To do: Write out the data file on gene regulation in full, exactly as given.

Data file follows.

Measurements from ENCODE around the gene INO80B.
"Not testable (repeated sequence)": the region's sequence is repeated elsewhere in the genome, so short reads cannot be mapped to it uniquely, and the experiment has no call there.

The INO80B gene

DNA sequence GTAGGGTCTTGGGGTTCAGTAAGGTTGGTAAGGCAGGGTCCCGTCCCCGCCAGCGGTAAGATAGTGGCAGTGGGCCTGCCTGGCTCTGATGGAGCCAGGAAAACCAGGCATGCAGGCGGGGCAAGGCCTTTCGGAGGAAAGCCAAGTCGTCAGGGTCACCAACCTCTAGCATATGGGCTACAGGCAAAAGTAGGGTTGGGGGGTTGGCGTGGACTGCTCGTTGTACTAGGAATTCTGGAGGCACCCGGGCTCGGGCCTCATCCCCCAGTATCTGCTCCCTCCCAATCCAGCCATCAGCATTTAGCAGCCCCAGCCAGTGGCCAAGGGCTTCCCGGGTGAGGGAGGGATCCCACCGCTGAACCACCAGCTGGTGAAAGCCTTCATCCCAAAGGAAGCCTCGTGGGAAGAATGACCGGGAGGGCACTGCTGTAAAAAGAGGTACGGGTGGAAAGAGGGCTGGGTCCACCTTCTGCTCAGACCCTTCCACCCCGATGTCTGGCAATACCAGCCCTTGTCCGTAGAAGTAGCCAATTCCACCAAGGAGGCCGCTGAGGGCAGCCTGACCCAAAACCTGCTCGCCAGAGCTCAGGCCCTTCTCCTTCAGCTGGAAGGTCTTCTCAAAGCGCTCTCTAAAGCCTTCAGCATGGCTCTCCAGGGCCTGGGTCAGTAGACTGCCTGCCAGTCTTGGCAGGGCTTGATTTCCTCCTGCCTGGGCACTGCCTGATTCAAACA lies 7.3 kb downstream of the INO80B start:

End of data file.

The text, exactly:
Measurements from ENCODE around the gene INO80B.
"Not testable (repeated sequence)": the region's sequence is repeated elsewhere in the genome, so short reads cannot be mapped to it uniquely, and the experiment has no call there.

The INO80B gene

DNA sequence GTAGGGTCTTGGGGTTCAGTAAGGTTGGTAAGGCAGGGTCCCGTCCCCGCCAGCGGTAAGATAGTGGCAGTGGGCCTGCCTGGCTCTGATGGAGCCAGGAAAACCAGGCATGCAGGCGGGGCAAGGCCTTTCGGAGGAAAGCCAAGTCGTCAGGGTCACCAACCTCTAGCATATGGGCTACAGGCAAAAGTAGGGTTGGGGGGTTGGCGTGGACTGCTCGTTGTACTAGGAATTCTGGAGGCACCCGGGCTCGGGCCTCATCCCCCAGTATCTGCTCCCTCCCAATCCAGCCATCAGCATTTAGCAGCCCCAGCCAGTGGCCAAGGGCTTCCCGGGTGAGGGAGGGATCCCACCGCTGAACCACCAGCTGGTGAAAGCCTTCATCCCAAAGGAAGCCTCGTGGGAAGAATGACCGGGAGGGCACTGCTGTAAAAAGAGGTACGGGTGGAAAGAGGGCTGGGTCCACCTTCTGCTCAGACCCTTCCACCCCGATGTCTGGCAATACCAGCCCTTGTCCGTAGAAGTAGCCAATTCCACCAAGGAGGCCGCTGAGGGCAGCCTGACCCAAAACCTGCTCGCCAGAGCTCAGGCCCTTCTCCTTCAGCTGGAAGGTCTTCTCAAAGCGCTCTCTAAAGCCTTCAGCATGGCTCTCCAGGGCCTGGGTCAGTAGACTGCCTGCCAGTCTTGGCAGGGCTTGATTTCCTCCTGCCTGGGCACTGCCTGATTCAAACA lies 7.3 kb downstream of the INO80B start: